Intel plans new 300mm manufacturing plant for Arizona

Intel plans to build a new chip manufacturing plant in Arizona.

Intel will build its next 300-millimeter wafer manufacturing plant in Chandler, Arizona, alongside existing Intel facilities, the company said Monday.

Scheduled for completion in the second half of 2007 at a cost of US$3 billion, Fab 32 will become Intel's latest wafer fabrication plant (commonly known as a fab) to use silicon wafers measuring 300mm in diameter. Chip manufacturers cut their products from circular silicon wafers, and the industry is in the midst of a transition to 300mm wafers, which allows manufacturers to yield more chips from the production of a single wafer.

Fab 32 will also be Intel's first volume manufacturing fab to use 45-nanometer processing technology, which is two generations beyond the current 90 nanometer technology used to build Intel's most advanced chips. The company is currently readying its first 65-nanometer processors, scheduled to ship later this year. The size of the processing technology refers to the average size of the chip's features.

Advanced Micro Devices plans to open its first 300mm fab next year in Dresden, Germany. IBM already operates a 300mm fab in East Fishkill, New York. Foundries Taiwan Semiconductor Manufacturing and United Microelectronics each have two 300mm fabs.

Intel's roots may lie in California's Silicon Valley, but all of Intel's recent manufacturing investments have been built outside the state. Intel currently operates two 300mm fabs in Oregon, and one each in New Mexico and Ireland. A fifth plant is nearing completion in Chandler and Intel is adding capacity to its existing 300mm fab in Ireland. While its advanced manufacturing facilities are located in the U.S., Ireland and Israel, Intel operates several test and assembly plants around the world in places such as Malaysia, Costa Rica and China.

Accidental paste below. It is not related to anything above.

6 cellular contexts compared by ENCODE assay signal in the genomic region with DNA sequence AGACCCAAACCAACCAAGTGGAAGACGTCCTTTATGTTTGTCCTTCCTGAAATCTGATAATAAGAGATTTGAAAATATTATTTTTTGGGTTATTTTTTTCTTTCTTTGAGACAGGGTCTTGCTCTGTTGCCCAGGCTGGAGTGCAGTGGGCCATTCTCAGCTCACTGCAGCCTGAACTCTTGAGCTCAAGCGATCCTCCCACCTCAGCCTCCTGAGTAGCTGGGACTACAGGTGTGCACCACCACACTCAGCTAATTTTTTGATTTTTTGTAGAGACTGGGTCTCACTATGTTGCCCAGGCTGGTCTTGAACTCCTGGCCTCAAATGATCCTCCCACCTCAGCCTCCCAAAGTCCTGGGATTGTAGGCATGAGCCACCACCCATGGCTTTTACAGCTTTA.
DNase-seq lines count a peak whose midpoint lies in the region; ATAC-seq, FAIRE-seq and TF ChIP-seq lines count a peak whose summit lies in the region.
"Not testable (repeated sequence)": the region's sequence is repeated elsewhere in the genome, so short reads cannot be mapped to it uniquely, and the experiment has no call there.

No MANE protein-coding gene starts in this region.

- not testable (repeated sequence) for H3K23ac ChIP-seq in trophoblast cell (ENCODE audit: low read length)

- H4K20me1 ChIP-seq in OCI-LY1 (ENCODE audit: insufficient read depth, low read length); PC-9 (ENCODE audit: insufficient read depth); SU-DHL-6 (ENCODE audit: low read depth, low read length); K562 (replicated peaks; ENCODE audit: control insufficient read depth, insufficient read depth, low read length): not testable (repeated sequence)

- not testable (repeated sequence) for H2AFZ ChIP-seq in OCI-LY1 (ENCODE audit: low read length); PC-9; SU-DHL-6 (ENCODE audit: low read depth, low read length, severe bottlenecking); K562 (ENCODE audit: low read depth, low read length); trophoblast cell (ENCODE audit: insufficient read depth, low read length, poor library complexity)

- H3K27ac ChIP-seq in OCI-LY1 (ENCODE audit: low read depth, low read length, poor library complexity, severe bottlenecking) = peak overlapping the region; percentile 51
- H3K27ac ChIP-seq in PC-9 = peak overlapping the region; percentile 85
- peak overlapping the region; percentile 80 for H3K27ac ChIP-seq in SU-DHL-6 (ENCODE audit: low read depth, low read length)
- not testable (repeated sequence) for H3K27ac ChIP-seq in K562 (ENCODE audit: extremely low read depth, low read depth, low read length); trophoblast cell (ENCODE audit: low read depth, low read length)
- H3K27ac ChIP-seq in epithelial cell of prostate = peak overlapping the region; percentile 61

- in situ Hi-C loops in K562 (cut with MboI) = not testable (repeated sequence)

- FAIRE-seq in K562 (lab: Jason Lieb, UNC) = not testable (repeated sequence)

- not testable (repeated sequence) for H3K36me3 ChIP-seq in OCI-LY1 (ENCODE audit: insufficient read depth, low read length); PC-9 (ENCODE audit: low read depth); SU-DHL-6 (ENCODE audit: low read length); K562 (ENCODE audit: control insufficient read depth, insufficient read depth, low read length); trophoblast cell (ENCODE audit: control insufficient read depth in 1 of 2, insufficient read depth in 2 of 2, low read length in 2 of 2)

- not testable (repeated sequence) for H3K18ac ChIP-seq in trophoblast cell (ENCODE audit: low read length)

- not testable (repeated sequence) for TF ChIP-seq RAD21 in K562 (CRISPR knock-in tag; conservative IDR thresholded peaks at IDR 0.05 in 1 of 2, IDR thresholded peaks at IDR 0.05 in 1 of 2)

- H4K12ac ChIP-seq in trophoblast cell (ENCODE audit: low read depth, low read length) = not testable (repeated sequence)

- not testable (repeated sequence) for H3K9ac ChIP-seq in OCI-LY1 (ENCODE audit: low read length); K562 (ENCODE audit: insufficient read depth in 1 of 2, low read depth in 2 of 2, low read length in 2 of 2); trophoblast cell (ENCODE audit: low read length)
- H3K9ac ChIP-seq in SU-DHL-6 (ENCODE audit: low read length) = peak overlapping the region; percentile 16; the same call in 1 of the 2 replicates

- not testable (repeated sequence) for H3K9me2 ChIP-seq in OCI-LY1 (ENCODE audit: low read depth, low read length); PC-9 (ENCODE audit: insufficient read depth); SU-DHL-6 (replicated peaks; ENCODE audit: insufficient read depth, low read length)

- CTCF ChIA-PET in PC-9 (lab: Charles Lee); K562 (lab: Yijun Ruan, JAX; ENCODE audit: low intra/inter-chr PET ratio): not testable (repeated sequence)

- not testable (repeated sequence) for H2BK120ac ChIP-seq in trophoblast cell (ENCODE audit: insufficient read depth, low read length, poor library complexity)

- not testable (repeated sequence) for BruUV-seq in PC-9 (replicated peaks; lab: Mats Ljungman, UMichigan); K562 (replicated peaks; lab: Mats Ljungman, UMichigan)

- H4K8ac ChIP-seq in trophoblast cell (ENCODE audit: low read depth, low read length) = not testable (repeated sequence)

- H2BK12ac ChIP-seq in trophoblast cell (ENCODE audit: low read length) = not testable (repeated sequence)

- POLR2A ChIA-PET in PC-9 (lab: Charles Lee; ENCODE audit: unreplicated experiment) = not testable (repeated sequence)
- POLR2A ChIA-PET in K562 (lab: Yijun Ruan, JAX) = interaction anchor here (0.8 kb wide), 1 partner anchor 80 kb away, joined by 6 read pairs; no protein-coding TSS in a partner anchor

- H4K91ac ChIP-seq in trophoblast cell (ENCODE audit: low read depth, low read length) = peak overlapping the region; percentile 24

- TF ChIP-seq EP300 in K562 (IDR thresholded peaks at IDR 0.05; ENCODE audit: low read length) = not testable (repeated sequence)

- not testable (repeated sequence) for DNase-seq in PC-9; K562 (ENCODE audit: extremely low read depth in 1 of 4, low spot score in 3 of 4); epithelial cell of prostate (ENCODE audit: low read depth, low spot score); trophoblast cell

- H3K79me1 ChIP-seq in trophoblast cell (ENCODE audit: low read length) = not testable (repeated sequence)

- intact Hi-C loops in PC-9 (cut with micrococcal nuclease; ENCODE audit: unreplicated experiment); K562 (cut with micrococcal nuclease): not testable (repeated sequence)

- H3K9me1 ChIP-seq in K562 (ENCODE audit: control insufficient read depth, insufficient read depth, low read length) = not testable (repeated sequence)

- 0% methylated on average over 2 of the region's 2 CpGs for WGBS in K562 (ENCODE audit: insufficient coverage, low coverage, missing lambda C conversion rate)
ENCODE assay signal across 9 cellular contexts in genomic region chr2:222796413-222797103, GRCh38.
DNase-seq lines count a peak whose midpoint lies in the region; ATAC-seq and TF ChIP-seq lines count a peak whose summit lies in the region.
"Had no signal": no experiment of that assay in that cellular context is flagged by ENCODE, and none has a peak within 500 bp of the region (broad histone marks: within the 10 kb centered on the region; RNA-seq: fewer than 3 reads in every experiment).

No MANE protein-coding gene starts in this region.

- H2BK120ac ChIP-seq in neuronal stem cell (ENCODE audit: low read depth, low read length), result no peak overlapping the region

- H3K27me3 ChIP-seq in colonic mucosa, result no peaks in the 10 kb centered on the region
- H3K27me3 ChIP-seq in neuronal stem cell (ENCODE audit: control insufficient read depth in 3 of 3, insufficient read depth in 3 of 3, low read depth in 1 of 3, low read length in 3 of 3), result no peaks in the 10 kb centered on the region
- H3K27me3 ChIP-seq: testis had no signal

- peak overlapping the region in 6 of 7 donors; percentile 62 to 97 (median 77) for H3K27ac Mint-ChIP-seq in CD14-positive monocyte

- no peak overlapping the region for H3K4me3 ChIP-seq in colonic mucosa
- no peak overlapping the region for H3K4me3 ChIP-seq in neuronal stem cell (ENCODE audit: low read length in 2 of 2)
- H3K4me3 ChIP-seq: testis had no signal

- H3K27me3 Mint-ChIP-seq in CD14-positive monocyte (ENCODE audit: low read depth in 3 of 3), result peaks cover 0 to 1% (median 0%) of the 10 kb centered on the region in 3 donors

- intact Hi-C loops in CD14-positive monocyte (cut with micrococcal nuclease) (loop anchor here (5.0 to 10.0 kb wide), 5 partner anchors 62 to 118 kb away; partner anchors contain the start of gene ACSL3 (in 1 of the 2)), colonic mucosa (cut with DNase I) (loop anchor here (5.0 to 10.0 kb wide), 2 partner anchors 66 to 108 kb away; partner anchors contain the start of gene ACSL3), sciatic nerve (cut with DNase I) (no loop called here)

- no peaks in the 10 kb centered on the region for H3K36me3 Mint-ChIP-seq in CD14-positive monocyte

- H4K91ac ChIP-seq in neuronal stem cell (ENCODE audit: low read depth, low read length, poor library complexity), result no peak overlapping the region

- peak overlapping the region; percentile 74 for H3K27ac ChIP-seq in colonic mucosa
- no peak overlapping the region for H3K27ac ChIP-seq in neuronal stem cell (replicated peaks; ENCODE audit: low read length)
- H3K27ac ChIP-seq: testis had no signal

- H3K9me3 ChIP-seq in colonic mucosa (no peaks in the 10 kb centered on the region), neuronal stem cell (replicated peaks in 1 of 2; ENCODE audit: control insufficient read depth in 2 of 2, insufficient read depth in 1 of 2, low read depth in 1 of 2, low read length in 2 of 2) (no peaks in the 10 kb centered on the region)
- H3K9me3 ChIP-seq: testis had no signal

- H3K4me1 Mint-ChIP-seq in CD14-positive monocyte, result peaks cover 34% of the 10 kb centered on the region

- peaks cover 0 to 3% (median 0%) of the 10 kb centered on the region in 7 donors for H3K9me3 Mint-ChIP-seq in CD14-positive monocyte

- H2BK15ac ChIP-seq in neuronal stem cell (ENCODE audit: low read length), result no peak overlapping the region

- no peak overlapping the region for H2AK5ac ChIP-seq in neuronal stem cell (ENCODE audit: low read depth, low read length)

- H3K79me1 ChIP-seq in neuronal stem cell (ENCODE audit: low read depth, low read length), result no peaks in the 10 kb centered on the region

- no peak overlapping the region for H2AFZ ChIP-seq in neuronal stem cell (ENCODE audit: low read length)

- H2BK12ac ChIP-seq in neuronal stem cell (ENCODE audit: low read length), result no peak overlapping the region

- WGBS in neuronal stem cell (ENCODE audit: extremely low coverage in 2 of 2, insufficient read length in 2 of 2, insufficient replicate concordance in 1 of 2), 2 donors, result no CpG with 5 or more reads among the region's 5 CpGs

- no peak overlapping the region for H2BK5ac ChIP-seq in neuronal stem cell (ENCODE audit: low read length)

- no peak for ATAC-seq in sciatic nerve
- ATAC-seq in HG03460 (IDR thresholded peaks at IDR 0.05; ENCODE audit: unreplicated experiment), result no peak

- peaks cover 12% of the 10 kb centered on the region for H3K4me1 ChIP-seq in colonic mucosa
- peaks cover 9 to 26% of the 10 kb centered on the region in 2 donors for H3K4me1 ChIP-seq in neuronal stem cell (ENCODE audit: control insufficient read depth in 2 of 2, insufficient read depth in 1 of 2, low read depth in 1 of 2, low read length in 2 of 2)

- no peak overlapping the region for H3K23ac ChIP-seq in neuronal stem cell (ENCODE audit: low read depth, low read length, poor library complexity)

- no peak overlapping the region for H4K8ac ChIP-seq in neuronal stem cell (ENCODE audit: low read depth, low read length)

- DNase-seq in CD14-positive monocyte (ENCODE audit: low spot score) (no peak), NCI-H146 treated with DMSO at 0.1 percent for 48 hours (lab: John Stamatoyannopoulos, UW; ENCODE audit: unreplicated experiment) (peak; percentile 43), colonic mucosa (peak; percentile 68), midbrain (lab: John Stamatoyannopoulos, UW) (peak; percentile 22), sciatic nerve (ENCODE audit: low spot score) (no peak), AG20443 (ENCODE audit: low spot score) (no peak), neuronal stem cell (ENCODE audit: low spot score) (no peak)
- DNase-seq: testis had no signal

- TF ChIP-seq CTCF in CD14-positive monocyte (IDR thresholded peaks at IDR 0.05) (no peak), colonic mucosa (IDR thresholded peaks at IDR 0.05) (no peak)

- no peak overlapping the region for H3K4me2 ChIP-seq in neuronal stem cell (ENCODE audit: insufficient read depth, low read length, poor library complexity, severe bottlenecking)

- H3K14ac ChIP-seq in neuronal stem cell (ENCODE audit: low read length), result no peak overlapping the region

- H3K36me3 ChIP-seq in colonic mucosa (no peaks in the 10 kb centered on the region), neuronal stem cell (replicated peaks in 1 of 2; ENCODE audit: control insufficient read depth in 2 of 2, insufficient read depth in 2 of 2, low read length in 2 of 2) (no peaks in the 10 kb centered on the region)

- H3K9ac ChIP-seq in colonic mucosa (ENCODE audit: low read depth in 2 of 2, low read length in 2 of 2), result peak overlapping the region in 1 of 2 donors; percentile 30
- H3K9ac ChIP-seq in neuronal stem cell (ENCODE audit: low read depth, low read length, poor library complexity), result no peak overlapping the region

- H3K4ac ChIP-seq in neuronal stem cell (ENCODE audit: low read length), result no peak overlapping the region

Many hardware companies are moving manufacturing plants outside the U.S., citing the lower cost of operations in emerging markets such as China and Malaysia. However, with the complexity of modern chip manufacturing technology, Intel believes that having most of its manufacturing facilities located in the U.S. allows its workers to collaborate more easily than if some manufacturing plants were located in far-flung parts of the world, said Bob Baker, senior vice president of Intel's Technology and Manufacturing Group, on a conference call.

Intel also received some tax breaks from the Arizona government in return for making the decision to expand its operations there, Baker said. The new plant will create around 1,000 jobs in Arizona over the next several years, with up to 3,000 workers needed to help build the plant, he said.

Intel also plans to convert an older fab to a testing facility at the Arizona facility. Earlier this year, India's minister for IT and communications announced Intel had decided to build a new testing and assembly plant there, but an Intel spokeswoman denied that a final decision had been made at that time.

In a related matter, Israel Prime Minister Ariel Sharon announced Monday that Intel had decided to build a new plant in Qiryat Gat, Israel, where the company already maintains a manufacturing facility. But Baker declined to comment on that report, saying that no final decision had been made.

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